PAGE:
If anyone should know his onions about France and the French, it is or should be George East. His books and newspaper and magazine articles and TV and radio programmes on our nearest continental neighbours and their intriguing country have been enjoyed by millions. Now George has created a new type of travel book.
George East was born in Hayling Island and ran away to sea at an early age. He got as far as the Isle of Wight before jumping ship and completing his education at Portsmouth Technical High School and Big Charlie’s Snooker and Poker Academy. After completing one term of his degree course in English at Portsmouth Polytechnic (he was thrown out when it was discovered he had forged his ‘O’ and ‘A’ level certification), George tried his hand at a number of occupations. Amongst others, his professions included would-be rock god, private detective, brewer’s drayman, night club manager, disc-jockey and bouncer (often all at the same time), snooker club proprietor, hotel manager, male model for outsize womens’ clothing (for a certain shop catering for men with a liking for female attire), seamstress (for the drag shop), pickled onion manufacturer, radio and television producer and presenter, publican and PR consultant.
The last of these activities came about when George was appointed as the world’s first professional bed tester. The recognition came after a leg of the East’s ancient bed pierced the ceiling of the lounge bar of their pub and became a significant tourist attraction. After being signed up by American giant bed maker Sealy Inc, George appeared in the world’s press and on hundreds of British and American radio and television stations.
Realising from this experience how easy it was to make up stories and gain publicity for their sponsor, George went into PR and marketing, and ended his proper working days with a number of national and international clients. When an unexpected windfall came their way as the result of a slightly dodgy deal, the Easts had the choice of paying off some of their mortgage or buying a new second-hand car. After hiring a car ferry and taking a thousand publicans and their spouses on a memorable day trip to Cherbourg, George and his wife looked into an estate agency window and decided to keep their mortgage and old car and use the windfall to buy a tiny cottage in the Normandy countryside. Having made every cock-up in the book that had not yet been written about the perils of buying a foreign property, George decided to write it. Home & Dry in France became a classic of its genre, and seven more books about trying to make a living out of living in France followed. After mistakenly buying a manor house next door to a thriving dog kennels, the Easts gave up trying to be sensible and decided to spend the autumn of their lives on the road and moving around their second favourite country.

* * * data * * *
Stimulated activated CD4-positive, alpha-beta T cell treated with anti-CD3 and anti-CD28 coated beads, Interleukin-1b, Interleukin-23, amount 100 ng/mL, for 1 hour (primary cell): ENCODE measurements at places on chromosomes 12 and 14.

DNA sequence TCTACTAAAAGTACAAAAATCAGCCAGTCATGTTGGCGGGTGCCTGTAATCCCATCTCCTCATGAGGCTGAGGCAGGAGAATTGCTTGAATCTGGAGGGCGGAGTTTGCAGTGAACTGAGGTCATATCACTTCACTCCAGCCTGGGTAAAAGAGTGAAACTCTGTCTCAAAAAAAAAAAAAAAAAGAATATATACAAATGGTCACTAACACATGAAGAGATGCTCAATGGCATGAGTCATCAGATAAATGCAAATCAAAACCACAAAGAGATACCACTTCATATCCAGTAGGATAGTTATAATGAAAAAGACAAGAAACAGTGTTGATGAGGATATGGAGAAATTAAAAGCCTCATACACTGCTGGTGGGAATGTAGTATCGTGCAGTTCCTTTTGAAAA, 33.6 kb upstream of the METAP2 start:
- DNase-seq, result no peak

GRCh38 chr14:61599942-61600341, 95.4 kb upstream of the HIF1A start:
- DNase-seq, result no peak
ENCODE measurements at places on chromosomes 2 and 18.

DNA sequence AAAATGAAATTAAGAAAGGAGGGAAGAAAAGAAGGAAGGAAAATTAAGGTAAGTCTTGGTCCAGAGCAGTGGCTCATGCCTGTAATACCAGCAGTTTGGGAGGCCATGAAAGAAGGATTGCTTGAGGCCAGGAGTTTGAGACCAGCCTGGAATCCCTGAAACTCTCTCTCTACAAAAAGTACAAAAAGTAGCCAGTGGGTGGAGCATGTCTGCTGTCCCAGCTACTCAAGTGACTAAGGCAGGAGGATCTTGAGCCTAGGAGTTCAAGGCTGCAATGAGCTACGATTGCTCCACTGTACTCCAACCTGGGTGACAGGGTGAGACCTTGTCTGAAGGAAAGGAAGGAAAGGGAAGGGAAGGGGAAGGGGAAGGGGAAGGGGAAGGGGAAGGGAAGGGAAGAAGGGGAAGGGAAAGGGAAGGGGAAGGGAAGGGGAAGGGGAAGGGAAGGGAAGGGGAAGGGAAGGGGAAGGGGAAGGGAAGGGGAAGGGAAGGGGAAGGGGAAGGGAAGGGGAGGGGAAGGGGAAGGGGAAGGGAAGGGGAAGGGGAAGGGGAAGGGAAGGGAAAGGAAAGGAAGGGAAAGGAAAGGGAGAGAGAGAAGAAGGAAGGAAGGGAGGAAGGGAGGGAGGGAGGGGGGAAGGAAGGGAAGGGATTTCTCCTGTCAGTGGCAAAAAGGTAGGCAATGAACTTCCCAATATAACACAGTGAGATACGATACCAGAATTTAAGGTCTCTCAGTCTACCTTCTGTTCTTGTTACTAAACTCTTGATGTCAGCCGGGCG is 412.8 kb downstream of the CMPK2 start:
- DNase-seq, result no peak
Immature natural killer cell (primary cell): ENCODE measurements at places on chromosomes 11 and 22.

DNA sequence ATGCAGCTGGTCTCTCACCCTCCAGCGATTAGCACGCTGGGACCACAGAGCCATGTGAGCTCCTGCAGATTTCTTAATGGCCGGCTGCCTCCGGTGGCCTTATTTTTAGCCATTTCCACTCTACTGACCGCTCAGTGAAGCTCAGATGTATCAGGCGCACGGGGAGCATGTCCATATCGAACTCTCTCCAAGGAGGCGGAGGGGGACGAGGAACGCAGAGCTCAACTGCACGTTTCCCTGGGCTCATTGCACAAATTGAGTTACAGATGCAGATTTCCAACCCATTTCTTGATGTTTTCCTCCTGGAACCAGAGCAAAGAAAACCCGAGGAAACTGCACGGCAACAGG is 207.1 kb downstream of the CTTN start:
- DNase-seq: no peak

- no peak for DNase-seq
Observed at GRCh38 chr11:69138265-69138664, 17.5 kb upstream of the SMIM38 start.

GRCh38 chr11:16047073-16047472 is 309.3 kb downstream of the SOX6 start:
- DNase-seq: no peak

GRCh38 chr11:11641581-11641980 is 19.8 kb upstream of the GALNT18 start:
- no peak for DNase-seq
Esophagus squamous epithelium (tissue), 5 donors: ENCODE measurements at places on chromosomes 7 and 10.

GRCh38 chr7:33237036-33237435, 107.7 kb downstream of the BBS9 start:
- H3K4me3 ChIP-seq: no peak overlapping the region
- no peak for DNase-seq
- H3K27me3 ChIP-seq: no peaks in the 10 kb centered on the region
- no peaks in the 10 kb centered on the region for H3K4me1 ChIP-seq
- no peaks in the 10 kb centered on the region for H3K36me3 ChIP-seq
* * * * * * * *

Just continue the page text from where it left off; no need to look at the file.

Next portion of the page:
French Impressions-Brittany is the first in a series of books about the 22 very different regions of France. It is also a truly innovative travel book. It is a deliberate hybrid of information about Brittany, melded with anecdotes about the often eccentric expatriates and Bretons George encountered on his travels. Taking the advice of travel writing legend Louis Theroux and rather than racing around the region in a camper, George decided to take his time and live where he was writing about. So the Easts spent a year in a tiny hamlet half way up what counts as a mountain in Brittany, in the wild and often desolate reaches of the Finistere department. While attempting to fit in with the Breton-speaking community and their sometimes funny little ways, George toured the region in search of unusual places and people….and to discover how and why Brittany is so different from the rest of France. The result is totally unlike any other sort of travel book you will have read, and French Impressions: Brittany has already been described as a blend of Billy Bryson, Eric (Short Walk in the Hindu Kush) Newby – and the ravings of an ill-educated lunatic. Whether either of those is a fair description is for you and the reading public to decide.
- A new sort of travel book about the most popular destination in France for Britons
- Author with proven appeal, unique style and often quirky ‘take’ on people, places and Life
- More than a hundred towns and tourist attractions reviewed
- The history and culture of Brittany explored
- Dozens of traditional Breton food and drink recipes
- Information on holidaying, visiting or moving to live in Brittany
Millions of Britons visit Brittany every year. Many dream of moving to and starting a new life and perhaps business in this fascinating region. French Impressions – Brittany not only explores the region, but its history, culture and appeal. It is the first in a series about different areas of France, and the first of its type. Whatever you want from it and whichever way you look at it, this is Brittany in a book…
Title: French Impressions-Brittany by George East
Publisher: La Puce (The Flea) Publications
Type of book: Paperback, 296 pages
Main Distributor: Gardners Books
Official Launch: June 1st 2010
More information from: [email protected]